Title: Things seen
Pages: 62 - 63
This range of freestanding wall units called Interdove consists of a series of shelves, angle pieces, drawers, magazine racks and sliding doors, made of chipboard, curtain-coated with melamine paint, and fixed together by means of small plastic mouldings and front and rear grooves. Shelf uprights are movable, no wall fixing is required and the units can be used as room-dividers. The range comes in one colour combination - white, orange and dark olive -which the makers hope to extend to other colours soon. It is sold in four fixed combinations, supplied knock-down with full illustrated instructions, and prices vary from £76 7s for units 6 ft 1 in high x 6 ft 4 in wide x 14 1/4 in deep to £134 14s, for ones measuring 5 ft 9 in high x 10 ft 6 in wide x 17 in deep. Designed by C G Boulogner for Bogeryds Mobler AB in Sweden, the units are made under licence in Britain by E & H Grace Ltd.
There are now three models in the Swiss Elna Lotus range of sewing machines. The Lotus ZZ which was launched about a year ago has now been joined by the Lotus EC (Economic) and the Lotus SP (Special) Designed by CEI - Raymond Loewy, Paris, the machines are identical with only minor differences relating to their uses. The aluminium alloy casing is die-cast as a single shell and painted electrostatically in two tones of grey. Working components are fixed directly into this casing and the machine is extremely compact and light, weighing only 14 lb 5 oz. The usual outer casing has been replaced by a non-removable cover, the three flaps when open becoming the sewing surface. Tools and accessories are kept in a lidded compartment on the top, the foot control and lead fit inside the machine when the flaps are closed, and there is a carrying handle The EC, a straight-stitch machine, costs £51 9s; the ZZ costs £61 19s and also does all forms of zigzagging including satin stitch and pre-set buttonholes. The SP can do all this plus such things as blind stitch, edging stitch, stretch sewing altogether 20 different uses. It costs £72 9s. All three can be used for embroidery. They are simple to operate by turning the dials on the front, tension is automatically adjusted, there is a transparent plastic presser foot which makes it easier to see what you are doing, a bobbin extractor, and a flywheel locking device.
A new knitwear press means that a girl can iron a cardigan every nine seconds. Called the IBIS RF-60, the machine has two operators and can process about 3000 garments a day. A rotating frame carries four fabric covered bucks fitted with steam and vacuum pipes. The garments are carried on metal frames hinged at the back of the bucks which lift automatically to help the operator load when the machine turns. The other operator trims and straightens the garment, and applies steam. The next station is an automatic press, and the fourth is for vacuum processing. Finally the garment passes to the first operator for unloading. The timing of the processes is controlled by a punched card program. The IBIS is made by Isaac Braithwaite & Son and costs £5750.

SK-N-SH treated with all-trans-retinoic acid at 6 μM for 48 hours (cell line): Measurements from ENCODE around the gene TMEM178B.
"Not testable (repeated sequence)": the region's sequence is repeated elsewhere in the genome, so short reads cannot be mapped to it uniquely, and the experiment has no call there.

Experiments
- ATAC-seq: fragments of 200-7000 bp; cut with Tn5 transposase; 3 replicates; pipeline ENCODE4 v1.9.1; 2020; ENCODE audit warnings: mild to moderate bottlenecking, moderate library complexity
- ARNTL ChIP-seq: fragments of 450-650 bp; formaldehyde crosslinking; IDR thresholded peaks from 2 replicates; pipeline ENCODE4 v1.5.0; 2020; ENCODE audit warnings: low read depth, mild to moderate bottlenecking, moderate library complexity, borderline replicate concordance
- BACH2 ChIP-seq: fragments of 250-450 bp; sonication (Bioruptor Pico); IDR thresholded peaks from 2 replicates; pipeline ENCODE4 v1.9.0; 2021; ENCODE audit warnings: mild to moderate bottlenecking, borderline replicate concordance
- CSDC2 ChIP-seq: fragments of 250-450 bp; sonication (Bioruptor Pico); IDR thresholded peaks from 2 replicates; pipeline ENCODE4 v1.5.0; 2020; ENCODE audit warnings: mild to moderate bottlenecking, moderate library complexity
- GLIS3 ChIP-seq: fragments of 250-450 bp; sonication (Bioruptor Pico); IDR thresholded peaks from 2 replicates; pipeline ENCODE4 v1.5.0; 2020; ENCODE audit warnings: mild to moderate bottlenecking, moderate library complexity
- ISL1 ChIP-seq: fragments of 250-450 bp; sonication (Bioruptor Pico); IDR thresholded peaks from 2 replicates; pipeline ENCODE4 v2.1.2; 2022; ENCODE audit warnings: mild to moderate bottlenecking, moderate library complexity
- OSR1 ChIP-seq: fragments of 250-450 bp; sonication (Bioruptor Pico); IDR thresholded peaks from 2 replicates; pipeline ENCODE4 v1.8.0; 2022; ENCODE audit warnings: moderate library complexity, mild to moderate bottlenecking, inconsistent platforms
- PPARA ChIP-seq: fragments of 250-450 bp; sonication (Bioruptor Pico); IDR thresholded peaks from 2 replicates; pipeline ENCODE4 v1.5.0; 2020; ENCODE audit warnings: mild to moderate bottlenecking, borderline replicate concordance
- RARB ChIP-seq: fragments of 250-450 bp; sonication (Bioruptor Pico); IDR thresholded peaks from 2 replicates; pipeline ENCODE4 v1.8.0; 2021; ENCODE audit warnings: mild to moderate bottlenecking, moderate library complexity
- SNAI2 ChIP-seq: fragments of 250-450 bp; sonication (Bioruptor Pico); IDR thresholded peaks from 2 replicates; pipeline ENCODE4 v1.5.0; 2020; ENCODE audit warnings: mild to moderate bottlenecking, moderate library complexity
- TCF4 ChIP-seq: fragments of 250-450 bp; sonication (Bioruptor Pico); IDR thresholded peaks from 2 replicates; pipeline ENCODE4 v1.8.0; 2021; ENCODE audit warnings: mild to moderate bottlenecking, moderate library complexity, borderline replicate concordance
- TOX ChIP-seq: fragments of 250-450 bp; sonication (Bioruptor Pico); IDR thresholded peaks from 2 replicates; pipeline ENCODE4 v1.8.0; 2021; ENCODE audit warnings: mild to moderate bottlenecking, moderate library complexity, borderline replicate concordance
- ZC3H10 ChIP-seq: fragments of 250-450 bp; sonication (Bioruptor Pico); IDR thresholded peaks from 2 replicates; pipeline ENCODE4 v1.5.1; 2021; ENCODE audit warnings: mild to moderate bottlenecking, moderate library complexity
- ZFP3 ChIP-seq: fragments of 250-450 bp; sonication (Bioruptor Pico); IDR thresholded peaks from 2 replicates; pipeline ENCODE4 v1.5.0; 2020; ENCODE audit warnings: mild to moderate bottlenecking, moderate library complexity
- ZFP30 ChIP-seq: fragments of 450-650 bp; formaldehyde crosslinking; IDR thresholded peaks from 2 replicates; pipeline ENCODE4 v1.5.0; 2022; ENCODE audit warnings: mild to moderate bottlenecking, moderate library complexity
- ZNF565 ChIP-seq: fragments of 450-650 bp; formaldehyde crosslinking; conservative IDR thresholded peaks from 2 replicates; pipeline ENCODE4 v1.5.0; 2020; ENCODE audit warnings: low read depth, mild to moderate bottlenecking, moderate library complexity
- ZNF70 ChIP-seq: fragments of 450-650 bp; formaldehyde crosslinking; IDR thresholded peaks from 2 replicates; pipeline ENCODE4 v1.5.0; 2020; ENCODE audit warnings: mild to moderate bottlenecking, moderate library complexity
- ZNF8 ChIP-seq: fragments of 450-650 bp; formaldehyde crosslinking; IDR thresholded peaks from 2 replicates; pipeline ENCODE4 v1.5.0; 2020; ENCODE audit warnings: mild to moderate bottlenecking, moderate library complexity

One across, three down
A new portable meter for electronic engineers made in France by Schneider Radio Television has adopted a crossword solution to the awkward problem of switching between different ranges and differed units. The Digitest 500 measures at full scale 50 microamps, 50 millivolts to 500 volts and 50 ohms to 500 000 ohms. The usual solution is to engrave all 17 ranges round the outside of a large circular switch; the Schneider instrument has piano keys which select the required unit and range from a table. The instrument is mains or battery powered, more than one per cent accurate, and uses LSI integrated circuits to power its numerical indicating tubes. It costs about £100.
The Volkswagen 181 is a runabout vehicle with a moulded ABS body mounted on a reinforced VW 1500 frame. Other features taken from the VW 1500 include the engine front seats and the safety steering column. The 131's dual braking system incorporates the drum brakes of the VW 1300 on the front axle and those of the Commercial on the rear.